And yes, this is the same pretty lion I posted a close-up of here.

a lioness up a tree looks down at the animals below in Zambia

Jan 122014
 

While hiking in the mountains in Romania, I walked into a field of leafy plants with a path down the middle. I got about half way across when I realized I was surrounded by thousands of these massive, alien-looking things. Thankfully, they weren’t very active.

Ugly ciccada bug on green leaf in Romania

Nov 032013
 

Today’s photo was taken during a day where we rode elephants and walked cheetahs and lions. The cheetahs are walked on leashes and then you get to watch them chase down a bit of meat, which resulted in this photo. It was an amazing day capped off by coming face to face with the king of the jungle.

We were introduced to two adolescent lions, the female you can see below, and a white male who was starting to get his mane in. Rather worryingly, the guides said that these lions were reaching sexual maturity so would be released onto the reserve soon as they would get aggressive and be too dangerous to walk. The plan is for these captive bred lions to breed in the reserve and produce lions that have had no contact with humans.

Fortunately, for this trip, they were pretty docile, walking along with us a we patted them on the back and held their tails like leashes. The most exciting part was when the female decided to leap into a tree above us. From where she was I’m pretty sure she could’ve pounced on any one us at any moment.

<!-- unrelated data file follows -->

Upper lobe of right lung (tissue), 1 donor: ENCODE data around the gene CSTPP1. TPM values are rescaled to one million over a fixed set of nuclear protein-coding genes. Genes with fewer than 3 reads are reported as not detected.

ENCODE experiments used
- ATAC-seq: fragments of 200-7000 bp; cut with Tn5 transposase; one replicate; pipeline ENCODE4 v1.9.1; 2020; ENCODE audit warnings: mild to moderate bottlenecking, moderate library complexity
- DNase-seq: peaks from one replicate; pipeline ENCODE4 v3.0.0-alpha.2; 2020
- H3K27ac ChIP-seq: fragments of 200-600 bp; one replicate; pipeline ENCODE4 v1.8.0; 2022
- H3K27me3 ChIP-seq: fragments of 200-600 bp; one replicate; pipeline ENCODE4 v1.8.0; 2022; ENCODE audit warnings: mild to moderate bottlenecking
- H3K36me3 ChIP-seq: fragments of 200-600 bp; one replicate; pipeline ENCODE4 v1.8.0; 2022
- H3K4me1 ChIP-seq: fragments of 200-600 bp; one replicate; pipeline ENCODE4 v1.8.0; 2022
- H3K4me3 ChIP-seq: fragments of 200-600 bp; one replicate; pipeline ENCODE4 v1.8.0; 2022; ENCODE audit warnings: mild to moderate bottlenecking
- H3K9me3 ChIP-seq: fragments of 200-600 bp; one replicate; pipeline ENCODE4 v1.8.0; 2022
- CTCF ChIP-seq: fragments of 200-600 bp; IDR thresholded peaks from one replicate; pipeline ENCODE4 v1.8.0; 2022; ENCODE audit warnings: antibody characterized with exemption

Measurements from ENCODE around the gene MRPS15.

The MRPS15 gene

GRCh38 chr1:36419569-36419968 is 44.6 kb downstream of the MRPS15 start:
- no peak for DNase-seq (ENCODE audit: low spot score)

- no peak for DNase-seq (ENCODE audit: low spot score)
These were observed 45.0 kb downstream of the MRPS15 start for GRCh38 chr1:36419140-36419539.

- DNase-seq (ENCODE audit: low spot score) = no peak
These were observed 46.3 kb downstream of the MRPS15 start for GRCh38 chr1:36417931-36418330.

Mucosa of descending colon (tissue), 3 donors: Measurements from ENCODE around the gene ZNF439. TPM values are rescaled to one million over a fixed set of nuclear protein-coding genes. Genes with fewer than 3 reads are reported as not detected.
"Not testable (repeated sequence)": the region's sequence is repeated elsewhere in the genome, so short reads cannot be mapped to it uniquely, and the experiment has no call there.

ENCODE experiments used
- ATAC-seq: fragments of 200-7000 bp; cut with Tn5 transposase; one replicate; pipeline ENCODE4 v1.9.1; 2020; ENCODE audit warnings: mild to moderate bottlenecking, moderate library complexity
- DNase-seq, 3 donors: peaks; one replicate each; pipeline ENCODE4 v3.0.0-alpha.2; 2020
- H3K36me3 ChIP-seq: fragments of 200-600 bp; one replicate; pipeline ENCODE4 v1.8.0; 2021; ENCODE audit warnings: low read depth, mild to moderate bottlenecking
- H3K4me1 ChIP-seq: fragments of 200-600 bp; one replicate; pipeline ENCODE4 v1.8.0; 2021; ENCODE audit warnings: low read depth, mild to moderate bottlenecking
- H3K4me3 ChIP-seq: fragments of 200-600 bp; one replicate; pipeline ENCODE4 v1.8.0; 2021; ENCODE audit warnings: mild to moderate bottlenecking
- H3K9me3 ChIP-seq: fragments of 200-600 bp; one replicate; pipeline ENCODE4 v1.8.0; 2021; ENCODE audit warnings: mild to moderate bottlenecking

Face of a female lioness up close on a lion walk in Livingstone Zambia

Sep 272013
 

As we drifted down the river in Botswana we came across this guy posing perfectly for the camera. I used to know what kind of bird it was, but now I can’t remember for the life of me what it is. Can anyone provide a suggestion in the comments below?

African darter bird in front of partly cloudy sky in Botswana

Sep 192013
 

The drive to Walvis Bay to the dunes at Sossusvlei is pretty barren. It’s mainly a long flat road, not suited to the vehicle we were in. We bounced along at half the speed limit as giant overland trucks sped past us. Still, it was an exciting drive. Every now and again, dotted across the landscape we’d spot flocks of ostrich strolling about. This group corresponded with a driver change 2 hours into the drive.

Ostiches in the desert in Namibia with a mountain in the background

 

Aug 122013
 

It’s been a while since I’ve made a post.  It’s been a pretty hectic couple of weeks with cupmatch and a stag one weekend after the other. On top of that, my usual laptop decided to stop working on me so I’ve been using my old one, which I was shocked to find still works, kind of.

It may be debatable as to whether or not I can claim this photo. I really wanted to get a good shot of a yawning hippo. While on a booze cruise, I had the camera all set and had been trying to catch it on avail. My travel buddy, Harleigh, asked to look through the camera to get a closer look at what was a pretty inactive hippo. Just as she pointed the camera at him, this happened. Harleigh reacted and held down he shutter button, firing off about a dozen shots. This was the best of the bunch.

Hippo yawning with  big teeth with baby hippo in the water next to it in Zambia